Today's News

  • Man charged with rape of 14-year-old

    A Louisville man is facing felony rape charges following his arrest last month. Cody Cundiff, 21, is charged with two counts of first degree rape and one count of third degree rape involving a 14-year-old juvenile.

    Cundiff was arrested on July 2 by Spencer County Sheriff’s Detective Tom Brummer and was arraigned July 31st in Spencer County.

    It is alleged that on three separate occasions dating from late May to late June, the suspect raped the young girl, twice by force.

  • State releasing flood aid to Spencer, other hard-hit counties


    The Kentucky Energy and Environment Cabinet Monday announced in a news release that funding will be made available in emergency grants to help 24 flood-damaged counties clean up solid waste generated by the July flood events.

    Counties will be eligible to request up to 110 percent of the preliminary damage assessment estimate for debris clearance that was provided to the Kentucky Division of Emergency Management. The total grant amount to be awarded will not be available until all applications are received.

  • Large pot operation leads to indictment

    A Spencer County man suspected of running the largest indoor pot growing operations in the county, was indicted by a grand jury on multiple charges last week.

    The indictments, filed on Thursday, charge Jackson Kelly Ragan, 44, with one count of cultivating or harvesting marijuana with intent to sell, a class D felony. He is also charged with trafficking in marijuana Schedule I hallucinogen (more than 8 ounces), also a class D felony, and one count of illegal use or possession of drug paraphernalia, a class A misdemeanor.

  • Owners meet with city over potholes

    Business owners met with members of the Taylorsville City Commission last Tuesday to discuss possible solutions to the potholes that plague the access roads to Settlers Center.

    Meanwhile, motorists are once again having to navigate around the potholes that the city attempted to fill temporarily a few weeks ago.

  • What’s happening - Week of August 12, 2015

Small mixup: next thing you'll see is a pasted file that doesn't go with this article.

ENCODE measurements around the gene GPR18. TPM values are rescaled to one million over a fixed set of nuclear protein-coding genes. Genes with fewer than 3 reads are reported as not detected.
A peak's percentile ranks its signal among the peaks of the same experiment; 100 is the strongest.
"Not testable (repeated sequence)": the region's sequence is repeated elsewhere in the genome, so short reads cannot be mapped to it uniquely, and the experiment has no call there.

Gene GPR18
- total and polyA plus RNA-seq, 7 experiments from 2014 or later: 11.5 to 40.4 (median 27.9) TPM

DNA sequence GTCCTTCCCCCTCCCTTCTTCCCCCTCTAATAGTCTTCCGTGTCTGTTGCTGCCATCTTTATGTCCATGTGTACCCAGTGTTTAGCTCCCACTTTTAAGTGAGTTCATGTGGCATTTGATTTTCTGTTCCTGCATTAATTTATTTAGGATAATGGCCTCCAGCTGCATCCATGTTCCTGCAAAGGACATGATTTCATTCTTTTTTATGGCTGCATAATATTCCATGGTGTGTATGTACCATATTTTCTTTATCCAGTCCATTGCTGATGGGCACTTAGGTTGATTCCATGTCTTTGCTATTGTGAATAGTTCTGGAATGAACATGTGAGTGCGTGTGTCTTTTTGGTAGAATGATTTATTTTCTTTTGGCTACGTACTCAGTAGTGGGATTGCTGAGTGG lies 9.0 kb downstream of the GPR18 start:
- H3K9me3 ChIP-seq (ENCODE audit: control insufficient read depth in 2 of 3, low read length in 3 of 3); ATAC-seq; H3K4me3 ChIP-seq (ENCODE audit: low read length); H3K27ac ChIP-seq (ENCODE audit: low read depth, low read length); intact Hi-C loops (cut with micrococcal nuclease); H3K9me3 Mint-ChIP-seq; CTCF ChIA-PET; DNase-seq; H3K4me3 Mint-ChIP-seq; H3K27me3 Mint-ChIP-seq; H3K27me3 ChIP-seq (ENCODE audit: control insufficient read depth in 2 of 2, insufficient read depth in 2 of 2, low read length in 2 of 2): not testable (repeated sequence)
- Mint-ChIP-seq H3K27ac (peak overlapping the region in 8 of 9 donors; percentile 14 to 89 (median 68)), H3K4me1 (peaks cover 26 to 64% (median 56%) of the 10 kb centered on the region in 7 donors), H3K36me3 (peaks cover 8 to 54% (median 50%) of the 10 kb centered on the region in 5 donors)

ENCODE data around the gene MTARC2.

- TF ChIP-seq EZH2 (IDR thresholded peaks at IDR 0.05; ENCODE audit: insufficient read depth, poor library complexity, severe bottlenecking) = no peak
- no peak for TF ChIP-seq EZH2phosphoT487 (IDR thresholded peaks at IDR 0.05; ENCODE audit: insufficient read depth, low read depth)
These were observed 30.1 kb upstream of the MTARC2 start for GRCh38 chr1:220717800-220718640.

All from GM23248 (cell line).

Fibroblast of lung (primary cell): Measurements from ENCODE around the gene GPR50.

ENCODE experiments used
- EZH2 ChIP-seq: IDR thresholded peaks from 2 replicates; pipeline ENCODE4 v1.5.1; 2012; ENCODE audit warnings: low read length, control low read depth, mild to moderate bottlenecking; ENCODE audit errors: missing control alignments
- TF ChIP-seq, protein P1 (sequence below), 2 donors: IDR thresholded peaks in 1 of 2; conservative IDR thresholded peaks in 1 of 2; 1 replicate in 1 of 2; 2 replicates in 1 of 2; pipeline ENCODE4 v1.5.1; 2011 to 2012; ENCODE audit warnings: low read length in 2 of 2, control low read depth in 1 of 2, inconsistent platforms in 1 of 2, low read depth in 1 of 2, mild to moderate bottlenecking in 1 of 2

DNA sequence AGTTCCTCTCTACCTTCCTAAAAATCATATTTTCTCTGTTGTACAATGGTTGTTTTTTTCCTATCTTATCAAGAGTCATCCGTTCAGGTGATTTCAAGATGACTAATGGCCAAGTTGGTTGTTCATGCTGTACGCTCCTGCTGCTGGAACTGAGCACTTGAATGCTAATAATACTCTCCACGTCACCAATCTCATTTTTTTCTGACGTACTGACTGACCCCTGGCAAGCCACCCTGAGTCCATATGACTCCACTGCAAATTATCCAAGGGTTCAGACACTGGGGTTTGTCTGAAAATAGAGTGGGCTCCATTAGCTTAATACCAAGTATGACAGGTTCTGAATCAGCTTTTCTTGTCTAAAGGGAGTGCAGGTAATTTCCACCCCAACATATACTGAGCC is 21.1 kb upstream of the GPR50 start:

Chamber meeting to feature Hosparus speaker

    The Spencer County-Taylorsville Chamber of Commerce is hosting its monthly meeting this Thursday at noon.

    The meeting is sponsored by Hosparus and will feature Spencer County resident Dr. Bethany Snider, who is the Medical Director for the Green River, Central and Northeast Louisville Hosparus region.

    Lunch will be catered by Country Mart. Lunch is $10 for chamber members and $13 for non members. The meeting will be held at the chamber building at the corner of Main Street and Main Cross.

  • Proposal would prevent Kentucky schools from starting before the end of August

    The questions have been debated in Kentucky for years:

    Should public schools start in early August or after Labor Day?

    Should the school year end by Memorial Day or in mid-June?

    School districts in some states start after Labor Day, but Kentucky districts, over time, have started the year earlier and earlier.

  • Kentucky ABC launches online training

    The Kentucky Department of Alcoholic Beverage Control has launched its online STAR (Server Training in Alcohol Regulations) instruction.

  • From our readers: Thanks for taking stand against abortion

    It is so refreshing to have a newspaper editor come forward and lay out the truth on something as important as the current abortion debate. Watching the clips of the Planned Parenthood meeting with buyers of body parts is sickening to say the least. This brings to mind a recent bumper sticker that said “Seems to me that all the people in favor of abortion have already been born”. I think this sums it up!

    Arnie Mueller,

  • From our readers: County leaders need answers beyond just raising taxes

    I read the Magnet’s report of the Fiscal Court’s meeting with some wonderment. Maybe it’s just me but here are a couple of observations that contribute to the ‘wonderment’ of ‘What the heck is happening?’

    We have a Judge Executive who admitted that he could not read the budget in my presence. This contributes to the ‘wonderment’.

  • Editorial - Cut costs, then raise taxes

    In about three months, Spencer County taxpayers will be receiving their tax bills, meaning local governments and taxing districts are now faced with setting tax rates.

    The annual debate over cutting costs or raising taxes is not exclusive to Spencer County, but a discussion had by elected officials at all levels.